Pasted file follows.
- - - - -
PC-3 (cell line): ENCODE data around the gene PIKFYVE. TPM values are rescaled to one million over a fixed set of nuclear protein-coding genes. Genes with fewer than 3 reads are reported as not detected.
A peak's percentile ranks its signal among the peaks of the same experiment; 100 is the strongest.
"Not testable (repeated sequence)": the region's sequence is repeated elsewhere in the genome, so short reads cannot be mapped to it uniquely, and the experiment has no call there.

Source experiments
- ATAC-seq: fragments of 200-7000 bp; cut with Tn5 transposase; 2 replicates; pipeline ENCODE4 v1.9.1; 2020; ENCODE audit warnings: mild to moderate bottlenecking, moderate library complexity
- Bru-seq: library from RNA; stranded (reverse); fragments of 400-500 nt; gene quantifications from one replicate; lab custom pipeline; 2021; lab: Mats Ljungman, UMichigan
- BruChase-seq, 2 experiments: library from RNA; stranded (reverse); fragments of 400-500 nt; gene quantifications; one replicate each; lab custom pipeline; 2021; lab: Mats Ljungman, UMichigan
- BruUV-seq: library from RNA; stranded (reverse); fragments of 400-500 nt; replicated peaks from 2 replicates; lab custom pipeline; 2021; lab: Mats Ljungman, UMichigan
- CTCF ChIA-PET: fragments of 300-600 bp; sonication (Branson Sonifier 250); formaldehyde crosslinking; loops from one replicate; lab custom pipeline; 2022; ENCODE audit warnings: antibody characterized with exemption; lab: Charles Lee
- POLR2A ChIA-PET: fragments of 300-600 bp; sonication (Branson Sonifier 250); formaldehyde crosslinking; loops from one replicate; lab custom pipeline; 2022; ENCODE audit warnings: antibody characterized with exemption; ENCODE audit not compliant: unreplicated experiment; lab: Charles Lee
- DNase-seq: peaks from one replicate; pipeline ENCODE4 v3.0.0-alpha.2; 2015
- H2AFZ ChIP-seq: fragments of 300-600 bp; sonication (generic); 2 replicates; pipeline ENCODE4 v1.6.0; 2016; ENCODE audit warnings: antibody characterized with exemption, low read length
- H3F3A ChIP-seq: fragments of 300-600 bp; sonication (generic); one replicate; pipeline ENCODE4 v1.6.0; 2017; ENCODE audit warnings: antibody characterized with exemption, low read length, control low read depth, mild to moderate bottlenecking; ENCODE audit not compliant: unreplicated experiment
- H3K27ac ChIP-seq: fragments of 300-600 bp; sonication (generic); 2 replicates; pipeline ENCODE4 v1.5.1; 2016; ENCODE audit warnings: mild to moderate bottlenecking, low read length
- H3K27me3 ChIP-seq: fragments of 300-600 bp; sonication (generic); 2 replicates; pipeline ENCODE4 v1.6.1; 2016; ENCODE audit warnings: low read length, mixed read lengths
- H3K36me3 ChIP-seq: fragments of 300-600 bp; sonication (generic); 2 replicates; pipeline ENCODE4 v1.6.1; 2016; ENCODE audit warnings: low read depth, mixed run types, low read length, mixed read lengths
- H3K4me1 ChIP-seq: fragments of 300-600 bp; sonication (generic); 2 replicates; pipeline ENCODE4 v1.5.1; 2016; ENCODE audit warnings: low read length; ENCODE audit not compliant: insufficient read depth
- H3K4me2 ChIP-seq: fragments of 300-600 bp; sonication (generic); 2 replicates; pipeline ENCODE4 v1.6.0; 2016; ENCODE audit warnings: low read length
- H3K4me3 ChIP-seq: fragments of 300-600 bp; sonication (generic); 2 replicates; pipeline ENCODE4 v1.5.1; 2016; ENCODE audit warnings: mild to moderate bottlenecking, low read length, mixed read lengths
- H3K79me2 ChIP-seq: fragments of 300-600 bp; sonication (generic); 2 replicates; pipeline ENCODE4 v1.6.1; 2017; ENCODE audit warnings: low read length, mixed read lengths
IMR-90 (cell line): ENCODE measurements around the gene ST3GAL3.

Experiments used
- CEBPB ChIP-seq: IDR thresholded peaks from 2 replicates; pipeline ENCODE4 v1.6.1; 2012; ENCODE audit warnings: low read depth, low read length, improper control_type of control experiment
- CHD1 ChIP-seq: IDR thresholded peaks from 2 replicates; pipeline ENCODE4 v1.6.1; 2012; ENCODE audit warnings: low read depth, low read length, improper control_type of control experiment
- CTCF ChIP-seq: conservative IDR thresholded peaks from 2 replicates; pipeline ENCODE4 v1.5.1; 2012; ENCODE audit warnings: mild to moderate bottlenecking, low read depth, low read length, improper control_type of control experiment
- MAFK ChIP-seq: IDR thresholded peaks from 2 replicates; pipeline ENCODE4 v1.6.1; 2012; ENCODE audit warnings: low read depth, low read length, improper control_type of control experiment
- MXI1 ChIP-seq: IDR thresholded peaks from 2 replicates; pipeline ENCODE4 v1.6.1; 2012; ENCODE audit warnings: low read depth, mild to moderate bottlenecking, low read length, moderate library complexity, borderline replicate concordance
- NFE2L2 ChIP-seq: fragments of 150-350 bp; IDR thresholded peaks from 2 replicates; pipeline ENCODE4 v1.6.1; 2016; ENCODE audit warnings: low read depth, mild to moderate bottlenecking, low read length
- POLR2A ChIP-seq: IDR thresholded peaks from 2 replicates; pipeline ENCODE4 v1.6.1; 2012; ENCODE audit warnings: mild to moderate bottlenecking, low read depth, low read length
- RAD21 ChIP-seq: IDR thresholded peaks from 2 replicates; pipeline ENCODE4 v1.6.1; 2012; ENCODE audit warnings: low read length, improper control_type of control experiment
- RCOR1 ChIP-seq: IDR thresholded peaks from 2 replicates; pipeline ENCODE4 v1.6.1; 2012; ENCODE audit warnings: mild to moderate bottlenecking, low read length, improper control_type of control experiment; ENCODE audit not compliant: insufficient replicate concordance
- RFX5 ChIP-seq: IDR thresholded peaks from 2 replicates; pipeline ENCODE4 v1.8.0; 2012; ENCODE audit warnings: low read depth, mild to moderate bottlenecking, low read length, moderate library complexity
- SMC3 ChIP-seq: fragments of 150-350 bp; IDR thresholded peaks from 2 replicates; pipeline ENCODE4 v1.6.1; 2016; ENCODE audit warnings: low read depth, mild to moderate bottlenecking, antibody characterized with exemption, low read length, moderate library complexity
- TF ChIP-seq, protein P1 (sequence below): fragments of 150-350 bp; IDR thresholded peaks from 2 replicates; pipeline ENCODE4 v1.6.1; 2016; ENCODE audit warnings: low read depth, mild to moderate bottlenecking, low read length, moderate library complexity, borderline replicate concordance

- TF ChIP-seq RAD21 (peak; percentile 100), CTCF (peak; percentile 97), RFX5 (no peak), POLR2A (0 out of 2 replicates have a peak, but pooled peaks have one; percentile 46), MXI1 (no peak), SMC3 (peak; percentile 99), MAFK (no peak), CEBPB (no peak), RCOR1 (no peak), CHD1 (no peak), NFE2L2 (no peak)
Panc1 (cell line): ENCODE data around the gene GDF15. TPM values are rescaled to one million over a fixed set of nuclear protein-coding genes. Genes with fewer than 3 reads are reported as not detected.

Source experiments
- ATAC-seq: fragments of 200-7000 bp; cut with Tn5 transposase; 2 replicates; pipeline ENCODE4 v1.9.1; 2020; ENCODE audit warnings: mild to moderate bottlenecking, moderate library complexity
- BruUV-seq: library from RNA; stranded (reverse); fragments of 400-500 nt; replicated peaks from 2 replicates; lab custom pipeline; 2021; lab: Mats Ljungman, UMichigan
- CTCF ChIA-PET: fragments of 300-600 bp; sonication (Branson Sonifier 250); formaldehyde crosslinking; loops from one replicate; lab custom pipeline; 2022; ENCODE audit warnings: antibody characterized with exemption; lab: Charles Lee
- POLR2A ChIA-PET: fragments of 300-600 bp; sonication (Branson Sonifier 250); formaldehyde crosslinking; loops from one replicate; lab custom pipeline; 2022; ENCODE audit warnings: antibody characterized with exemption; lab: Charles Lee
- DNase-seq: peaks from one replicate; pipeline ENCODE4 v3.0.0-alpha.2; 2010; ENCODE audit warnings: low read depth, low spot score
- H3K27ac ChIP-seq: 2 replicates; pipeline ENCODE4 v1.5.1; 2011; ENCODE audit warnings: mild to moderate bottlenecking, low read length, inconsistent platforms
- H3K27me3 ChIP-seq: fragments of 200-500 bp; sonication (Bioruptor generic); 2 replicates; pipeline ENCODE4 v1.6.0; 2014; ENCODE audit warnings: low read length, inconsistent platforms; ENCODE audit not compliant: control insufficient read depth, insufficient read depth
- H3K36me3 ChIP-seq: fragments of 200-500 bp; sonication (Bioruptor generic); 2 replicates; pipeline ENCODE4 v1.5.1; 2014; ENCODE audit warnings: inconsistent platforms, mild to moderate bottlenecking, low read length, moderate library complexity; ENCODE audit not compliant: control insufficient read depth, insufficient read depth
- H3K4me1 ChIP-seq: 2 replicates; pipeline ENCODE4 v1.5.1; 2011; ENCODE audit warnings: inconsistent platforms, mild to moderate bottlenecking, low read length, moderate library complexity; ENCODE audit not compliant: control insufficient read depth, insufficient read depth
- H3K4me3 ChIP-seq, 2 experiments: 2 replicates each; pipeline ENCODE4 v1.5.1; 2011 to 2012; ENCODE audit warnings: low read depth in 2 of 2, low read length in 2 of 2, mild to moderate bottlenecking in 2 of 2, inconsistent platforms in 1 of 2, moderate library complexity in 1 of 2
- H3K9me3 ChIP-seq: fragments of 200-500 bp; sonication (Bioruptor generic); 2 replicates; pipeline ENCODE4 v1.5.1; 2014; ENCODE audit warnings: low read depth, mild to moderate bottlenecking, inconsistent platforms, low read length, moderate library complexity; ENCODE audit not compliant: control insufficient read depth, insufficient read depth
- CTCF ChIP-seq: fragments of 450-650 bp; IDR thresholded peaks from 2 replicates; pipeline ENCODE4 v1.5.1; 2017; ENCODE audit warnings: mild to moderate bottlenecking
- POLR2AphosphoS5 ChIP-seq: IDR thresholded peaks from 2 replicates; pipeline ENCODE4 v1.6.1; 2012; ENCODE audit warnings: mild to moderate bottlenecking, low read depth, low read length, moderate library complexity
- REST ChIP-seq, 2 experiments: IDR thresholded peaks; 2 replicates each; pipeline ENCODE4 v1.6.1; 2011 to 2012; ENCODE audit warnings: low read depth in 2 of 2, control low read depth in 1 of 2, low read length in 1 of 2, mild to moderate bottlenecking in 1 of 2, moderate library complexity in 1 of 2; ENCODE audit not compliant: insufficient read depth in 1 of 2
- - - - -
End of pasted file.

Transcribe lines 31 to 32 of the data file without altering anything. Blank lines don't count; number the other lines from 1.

- RCOR1 ChIP-seq: IDR thresholded peaks from 2 replicates; pipeline ENCODE4 v1.6.1; 2012; ENCODE audit warnings: mild to moderate bottlenecking, low read length, improper control_type of control experiment; ENCODE audit not compliant: insufficient replicate concordance
- RFX5 ChIP-seq: IDR thresholded peaks from 2 replicates; pipeline ENCODE4 v1.8.0; 2012; ENCODE audit warnings: low read depth, mild to moderate bottlenecking, low read length, moderate library complexity